Far from being a simple store of value or a hedge against inflation and currency depreciation, cryptocurrencies fuelled an epidemic of speculation in Africa. WhatsApp groups burst at the seams as young Africans piled on, hoping to get trade “signals” to guide their margin trades. And prophets predicted trade swings on social media. Outside the stablecoin model, the cryptocurrency craze in Africa, like its cousins anywhere else on earth, was built on zero utility and plenty of hopium. It made a few rich and popular. But it did not do much else. Even though for some reason, CNBC thinks Bitcoin will, “blow up Africa’s $86 billion banking system.”
Instead, in the last six months, the lack of cheap money occasioned by rate increases from central banks is forcing the cracks in crypto’s carefully designed exterior to crack. After FTX, which had a large ground game in Africa, complete with university ambassadors and a rural outreach programme, collapsed, three other Africa-focused crypto exchanges have shut down recently, including Localcryptos, Localbitcoins and most recently, Paxful.
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Another one bites the dust
When Paxful announced it was shutting down last week, 46-year-old Ray Youssef, who served as founder and CEO, blamed “key staff departures” and “regulatory challenges” for the decision. What he did not say was that issues with his co-founder, Artur Schaback, had gotten to a head. Schaback had sued his partner and co-founder in January this year for, among other things, “an illegal plan to avoid international sanctions on transactions into and out of Russia”. Other details of Paxful’s sordid backyard are contained in this CoinDesk report. But it is instructive to note that until the sudden announcement of the exchange’s closure, Youssef gave no indication of trouble, as he put out Bitcoin platitude after platitude sprinkled with political tweets, mostly aligning with one of Nigeria’s presidential candidates, Peter Obi. A substantial portion of Obi’s supporters is predominantly young dwellers in cities—the same demographic of users targeted by Paxful and other crypto services.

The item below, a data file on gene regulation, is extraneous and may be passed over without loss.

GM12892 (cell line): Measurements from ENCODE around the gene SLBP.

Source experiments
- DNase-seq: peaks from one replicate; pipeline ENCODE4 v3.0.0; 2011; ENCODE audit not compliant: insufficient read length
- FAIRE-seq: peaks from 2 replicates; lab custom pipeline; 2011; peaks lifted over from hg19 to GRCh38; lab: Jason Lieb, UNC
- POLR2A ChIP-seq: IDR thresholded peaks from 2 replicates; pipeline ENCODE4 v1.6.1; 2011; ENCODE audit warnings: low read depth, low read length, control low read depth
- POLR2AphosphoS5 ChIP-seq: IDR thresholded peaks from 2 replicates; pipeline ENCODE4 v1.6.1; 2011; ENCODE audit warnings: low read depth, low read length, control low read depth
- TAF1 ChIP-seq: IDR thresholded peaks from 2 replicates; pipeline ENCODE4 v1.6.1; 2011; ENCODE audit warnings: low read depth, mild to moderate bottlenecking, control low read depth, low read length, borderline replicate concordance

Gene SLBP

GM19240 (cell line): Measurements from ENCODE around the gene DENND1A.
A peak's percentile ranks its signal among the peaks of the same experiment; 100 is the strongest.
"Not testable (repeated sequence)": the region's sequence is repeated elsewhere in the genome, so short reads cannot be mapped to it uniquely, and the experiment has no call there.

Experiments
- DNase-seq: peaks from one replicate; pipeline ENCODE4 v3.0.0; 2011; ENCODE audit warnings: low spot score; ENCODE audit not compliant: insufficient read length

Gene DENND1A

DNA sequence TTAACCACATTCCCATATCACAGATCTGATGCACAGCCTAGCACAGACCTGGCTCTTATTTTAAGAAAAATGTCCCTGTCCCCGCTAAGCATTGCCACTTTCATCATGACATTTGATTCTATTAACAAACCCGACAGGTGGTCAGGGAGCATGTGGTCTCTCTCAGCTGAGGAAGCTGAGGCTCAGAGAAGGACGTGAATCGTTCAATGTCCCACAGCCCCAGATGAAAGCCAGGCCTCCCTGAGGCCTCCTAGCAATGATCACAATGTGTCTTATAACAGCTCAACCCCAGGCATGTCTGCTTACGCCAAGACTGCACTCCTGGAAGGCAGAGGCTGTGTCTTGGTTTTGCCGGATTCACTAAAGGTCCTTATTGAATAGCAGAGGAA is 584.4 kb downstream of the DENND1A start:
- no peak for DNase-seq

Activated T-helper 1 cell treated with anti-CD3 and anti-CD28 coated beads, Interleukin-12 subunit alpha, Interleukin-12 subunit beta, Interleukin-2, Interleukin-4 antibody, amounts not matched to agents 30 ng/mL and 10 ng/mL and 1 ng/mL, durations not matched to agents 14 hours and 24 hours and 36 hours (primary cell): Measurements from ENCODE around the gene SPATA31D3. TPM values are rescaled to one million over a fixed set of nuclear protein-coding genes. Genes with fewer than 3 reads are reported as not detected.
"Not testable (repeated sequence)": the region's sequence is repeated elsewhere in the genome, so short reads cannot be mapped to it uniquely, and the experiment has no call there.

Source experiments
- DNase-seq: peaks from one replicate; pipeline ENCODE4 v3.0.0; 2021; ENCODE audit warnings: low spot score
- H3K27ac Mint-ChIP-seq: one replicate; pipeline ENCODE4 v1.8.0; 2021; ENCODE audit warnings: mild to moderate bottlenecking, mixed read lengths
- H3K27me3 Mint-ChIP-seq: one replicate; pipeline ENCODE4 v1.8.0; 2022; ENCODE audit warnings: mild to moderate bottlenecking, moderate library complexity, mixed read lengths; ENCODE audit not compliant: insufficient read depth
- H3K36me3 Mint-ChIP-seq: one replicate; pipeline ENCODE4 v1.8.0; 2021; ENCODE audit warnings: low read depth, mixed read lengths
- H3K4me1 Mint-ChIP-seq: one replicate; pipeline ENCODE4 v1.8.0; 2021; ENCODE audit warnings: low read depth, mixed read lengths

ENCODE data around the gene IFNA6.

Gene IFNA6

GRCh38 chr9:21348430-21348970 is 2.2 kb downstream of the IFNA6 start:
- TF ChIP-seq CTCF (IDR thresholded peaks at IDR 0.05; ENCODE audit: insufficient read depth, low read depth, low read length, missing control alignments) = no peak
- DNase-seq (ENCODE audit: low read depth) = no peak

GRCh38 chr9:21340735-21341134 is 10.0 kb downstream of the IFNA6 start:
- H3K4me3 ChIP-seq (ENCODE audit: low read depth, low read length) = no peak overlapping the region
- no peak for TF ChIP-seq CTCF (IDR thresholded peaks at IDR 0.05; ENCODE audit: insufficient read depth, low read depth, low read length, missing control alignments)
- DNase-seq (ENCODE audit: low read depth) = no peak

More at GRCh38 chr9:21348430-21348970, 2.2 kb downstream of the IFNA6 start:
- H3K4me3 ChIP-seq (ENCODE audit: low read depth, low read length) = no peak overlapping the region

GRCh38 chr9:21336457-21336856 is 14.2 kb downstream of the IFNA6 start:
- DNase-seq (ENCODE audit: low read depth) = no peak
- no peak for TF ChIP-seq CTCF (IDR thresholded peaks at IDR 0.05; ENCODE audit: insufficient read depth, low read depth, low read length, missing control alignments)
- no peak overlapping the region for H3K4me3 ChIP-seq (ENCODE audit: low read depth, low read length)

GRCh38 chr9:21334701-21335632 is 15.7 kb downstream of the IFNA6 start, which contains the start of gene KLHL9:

Several African countries are exploring the use of central bank digital currencies to enhance payment systems. | Map: Ayomide Agbaje — TechCabal Insights
One can argue that one of the most significant impact of cryptocurrencies—globally—is the acceleration of retail central bank digital money a.k.a CBDCs. Indeed the excesses of the crypto-verse plus the growing desire of governments to control every inch of how their respective governed masses live is part of the motive behind (and justification of) CBDCs. “. If you want to use digital assets, use eNaira. It has all the properties of a digital asset,” one central bank official quipped in Nigeria.
Like FTX, the sudden shutdown of Paxful, which was closer to its users in Nigeria and Kenya, may force crypto users in Africa to second-guess their investments. Or it may not (for the most committed or most grifting). What is important is that it is one less blocker in the conversation about how absurd the story of crypto in Africa has been sold. It may make it easier to call out the outright rackets that have never been called out.
That’s me being hopeful. If the crypto group I am in is any indication, the addiction to fixes from crypto
wins grift is still too strong.
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Senior Reporter, Business and Insights